Dec. 20, 2000 HONOLULU, Dec. 19 - Amid a growing list of biologically useful chemicals from the sea, a newly discovered compound - kalkitoxin - stands out for its potential to help researchers understand nerve function, which could someday lead to new treatments for pain, epilepsy and possibly stroke. The finding was reported here today at the 2000 International Chemical Congress of Pacific Basin Societies.
The weeklong scientific meeting, held once every five years, is hosted by the American Chemical Society, in conjunction with its counterparts in Australia, Canada, Japan and New Zealand.
Lead investigator William Gerwick, Ph.D., a pharmacy professor at Oregon State University in Corvallis, says the neurotoxin - a metabolite in cyanobacteria - is fundamentally new in both structure and potency.
"What we've found is a spectacularly potent neurotoxin, meaning kalkitoxin can kill neurons," explained Gerwick. "And when a compound is very toxic, it's working by a very specific mechanism." He and his collaborators hope to use that mechanism "to dissect neurochemical pathways and to understand how drugs affect them," he said.
Their discovery began "in an absolutely beautiful bay" of the Caribbean island of Curacao, near Venezuela, Gerwick said. "In 1994, we found a collection of cyanobacteria growing like hairs off the sea floor. We brought several liters of it back to Oregon for testing." Marine cyanobacteria, also called blue-green algae, are most familiar to many people as "pond scum."
Back in the laboratory, Gerwick's team ground up samples of the simple plant and tested extracts on brine shrimp and fish. One extract proved toxic even in concentrations of parts per billion. The researchers named the as-yet-mysterious compound after the island's Kalki Bay and set to work tracking down its structure.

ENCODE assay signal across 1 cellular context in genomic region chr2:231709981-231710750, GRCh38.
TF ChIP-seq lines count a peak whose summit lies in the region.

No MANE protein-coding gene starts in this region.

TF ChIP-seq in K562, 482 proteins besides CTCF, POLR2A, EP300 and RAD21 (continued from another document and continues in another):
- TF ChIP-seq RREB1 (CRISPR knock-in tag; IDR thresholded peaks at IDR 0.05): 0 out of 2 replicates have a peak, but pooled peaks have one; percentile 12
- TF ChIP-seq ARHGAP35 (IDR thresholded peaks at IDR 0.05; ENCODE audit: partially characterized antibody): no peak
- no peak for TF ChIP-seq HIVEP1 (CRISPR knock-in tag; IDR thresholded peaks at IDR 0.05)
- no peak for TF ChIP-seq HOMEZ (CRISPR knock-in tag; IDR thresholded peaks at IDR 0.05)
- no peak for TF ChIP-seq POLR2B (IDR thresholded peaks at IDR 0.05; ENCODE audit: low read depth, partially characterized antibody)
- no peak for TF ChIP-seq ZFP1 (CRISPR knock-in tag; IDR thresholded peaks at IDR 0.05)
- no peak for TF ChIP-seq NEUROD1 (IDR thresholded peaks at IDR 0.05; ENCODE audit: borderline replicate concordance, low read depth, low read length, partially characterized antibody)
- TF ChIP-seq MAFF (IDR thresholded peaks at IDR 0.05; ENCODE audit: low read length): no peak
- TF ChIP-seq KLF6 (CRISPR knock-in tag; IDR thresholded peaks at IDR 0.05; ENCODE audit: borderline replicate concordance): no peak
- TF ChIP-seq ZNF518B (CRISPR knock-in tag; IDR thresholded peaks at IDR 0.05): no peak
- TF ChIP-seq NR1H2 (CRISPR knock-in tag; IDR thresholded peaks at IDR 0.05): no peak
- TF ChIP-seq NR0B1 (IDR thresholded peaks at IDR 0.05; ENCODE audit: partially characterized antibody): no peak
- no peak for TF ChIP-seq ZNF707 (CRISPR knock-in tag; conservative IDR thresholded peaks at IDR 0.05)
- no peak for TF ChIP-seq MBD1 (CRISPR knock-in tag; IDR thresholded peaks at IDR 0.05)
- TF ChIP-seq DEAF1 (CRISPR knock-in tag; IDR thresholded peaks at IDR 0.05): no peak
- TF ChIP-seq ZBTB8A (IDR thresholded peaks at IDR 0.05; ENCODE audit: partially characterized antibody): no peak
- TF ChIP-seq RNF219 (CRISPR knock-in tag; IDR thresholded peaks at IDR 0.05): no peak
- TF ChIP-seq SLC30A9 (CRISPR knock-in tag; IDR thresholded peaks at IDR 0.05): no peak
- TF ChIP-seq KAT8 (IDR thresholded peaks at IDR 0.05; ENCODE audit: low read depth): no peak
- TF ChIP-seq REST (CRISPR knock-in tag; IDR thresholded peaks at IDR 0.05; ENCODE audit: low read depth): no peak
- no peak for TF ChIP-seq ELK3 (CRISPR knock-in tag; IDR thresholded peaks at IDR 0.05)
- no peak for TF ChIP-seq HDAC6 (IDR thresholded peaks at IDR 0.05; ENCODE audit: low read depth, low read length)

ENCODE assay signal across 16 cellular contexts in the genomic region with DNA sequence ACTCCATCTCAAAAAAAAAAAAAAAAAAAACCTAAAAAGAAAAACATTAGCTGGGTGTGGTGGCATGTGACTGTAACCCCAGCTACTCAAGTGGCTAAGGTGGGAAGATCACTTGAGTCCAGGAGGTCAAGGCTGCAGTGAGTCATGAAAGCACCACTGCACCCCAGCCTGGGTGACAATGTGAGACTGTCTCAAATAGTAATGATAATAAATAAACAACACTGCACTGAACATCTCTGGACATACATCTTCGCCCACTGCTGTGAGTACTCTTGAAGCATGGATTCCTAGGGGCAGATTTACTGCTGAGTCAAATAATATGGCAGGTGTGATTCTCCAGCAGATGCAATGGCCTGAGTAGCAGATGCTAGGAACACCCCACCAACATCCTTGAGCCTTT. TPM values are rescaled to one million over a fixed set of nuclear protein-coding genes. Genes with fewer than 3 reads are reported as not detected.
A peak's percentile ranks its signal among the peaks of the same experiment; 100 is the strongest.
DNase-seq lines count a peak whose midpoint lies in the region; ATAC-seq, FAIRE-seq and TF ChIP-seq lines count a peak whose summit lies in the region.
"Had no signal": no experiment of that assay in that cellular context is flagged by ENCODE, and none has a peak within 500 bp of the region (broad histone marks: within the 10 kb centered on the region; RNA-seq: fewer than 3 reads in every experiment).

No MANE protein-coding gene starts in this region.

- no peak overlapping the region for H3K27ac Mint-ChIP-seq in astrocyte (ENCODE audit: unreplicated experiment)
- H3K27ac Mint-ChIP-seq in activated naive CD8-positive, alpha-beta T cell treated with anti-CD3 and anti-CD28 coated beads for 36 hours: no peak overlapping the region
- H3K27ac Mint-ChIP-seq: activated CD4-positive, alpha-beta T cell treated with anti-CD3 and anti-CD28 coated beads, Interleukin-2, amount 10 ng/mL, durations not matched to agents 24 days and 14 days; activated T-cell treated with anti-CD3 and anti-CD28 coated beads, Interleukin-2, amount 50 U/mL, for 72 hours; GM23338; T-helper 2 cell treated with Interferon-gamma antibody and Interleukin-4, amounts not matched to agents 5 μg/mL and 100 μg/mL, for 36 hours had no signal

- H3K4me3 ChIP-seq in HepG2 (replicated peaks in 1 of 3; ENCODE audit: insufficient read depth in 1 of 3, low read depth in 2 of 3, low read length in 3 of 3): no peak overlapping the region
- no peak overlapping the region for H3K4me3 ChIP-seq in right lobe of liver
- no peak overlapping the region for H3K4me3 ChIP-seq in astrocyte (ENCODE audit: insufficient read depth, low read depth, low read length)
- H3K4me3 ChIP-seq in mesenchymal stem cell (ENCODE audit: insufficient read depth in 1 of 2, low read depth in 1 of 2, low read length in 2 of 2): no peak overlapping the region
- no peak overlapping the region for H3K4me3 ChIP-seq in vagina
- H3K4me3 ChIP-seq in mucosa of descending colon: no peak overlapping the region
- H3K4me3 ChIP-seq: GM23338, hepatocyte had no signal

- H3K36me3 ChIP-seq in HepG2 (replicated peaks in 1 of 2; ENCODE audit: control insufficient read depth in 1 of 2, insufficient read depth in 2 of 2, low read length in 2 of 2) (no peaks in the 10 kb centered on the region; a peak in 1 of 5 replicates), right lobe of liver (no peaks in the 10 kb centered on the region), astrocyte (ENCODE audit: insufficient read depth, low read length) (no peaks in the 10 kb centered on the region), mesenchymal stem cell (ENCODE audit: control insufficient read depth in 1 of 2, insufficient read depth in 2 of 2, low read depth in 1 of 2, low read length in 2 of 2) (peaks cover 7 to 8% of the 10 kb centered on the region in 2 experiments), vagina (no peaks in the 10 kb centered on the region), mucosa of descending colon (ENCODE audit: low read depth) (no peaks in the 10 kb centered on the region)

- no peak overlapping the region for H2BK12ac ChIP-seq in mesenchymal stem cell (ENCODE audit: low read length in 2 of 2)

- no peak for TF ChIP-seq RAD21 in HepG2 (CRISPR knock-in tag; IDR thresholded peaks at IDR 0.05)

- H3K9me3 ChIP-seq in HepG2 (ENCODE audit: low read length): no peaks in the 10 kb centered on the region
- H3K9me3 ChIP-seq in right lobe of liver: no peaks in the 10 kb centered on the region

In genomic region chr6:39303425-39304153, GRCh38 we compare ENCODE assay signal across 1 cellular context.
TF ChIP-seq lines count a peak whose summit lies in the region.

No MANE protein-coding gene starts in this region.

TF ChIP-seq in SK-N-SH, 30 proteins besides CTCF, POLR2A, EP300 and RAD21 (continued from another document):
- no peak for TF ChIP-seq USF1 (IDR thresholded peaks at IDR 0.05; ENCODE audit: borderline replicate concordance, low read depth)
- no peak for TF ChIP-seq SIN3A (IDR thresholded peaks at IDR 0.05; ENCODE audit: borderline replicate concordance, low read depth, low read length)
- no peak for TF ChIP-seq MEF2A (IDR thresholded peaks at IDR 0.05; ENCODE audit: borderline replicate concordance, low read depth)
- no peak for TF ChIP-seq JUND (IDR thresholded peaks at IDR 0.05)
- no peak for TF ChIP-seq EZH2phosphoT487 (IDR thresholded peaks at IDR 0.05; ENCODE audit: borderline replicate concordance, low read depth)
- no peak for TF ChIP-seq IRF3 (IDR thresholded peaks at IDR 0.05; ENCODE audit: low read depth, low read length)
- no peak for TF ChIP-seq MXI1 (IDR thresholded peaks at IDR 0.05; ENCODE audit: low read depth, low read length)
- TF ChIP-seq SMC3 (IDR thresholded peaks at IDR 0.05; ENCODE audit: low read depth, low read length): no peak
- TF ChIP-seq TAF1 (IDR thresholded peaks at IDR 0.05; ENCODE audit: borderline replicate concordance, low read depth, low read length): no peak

The project proved to be a challenge for the next several years. Kalkitoxin's three-dimensional structure "turned out to be particularly tricky," said Gerwick. "It turned out to have five stereo centers, and ones that are hard to reach."
Like hands, molecules can be identical in chemical composition - but the arrangement of their atoms in space can make them mirror images of each other. Such sites, or stereo centers, within a biologically active molecule often form the finely crafted pockets or arms with which it latches on to enzymes, nerve-cell receptors and other molecules in the body.
While kalkitoxin's purpose in cyanobacteria is still uncertain, said Gerwick, its target in animals appears to be sodium-ion channels. These pores within the membranes of neurons are voltage gates, he explained, the primary means by which neurons build up electrical charge. Kalkitoxin appears to block sodium channels, preventing the nerve cells from firing off their electrical signals.
Interestingly, drugs such as topiramate help suppress epileptic attacks largely by blocking sodium channels. Such painkillers as lidocaine are sodium-channel blockers as well. "These disorders, including neurodegenerative diseases, could be treated by selectively activating and blocking sodium channels," said Gerwick. "So even if kalkitoxin doesn't become a useful pharmaceutical itself, it's a valuable tool to understanding how the channels work and how disease and drugs affect them."
More than 8,000 research papers will be presented during this year's International Chemical Congress, which is sponsored jointly by the American Chemical Society, the Chemical Society of Japan, the Canadian Society of Chemistry, the Royal Australian Chemical Institute and the New Zealand Institute of Chemistry.
William Gerwick is a professor in the College of Pharmacy at Oregon State University in Corvallis, Ore.
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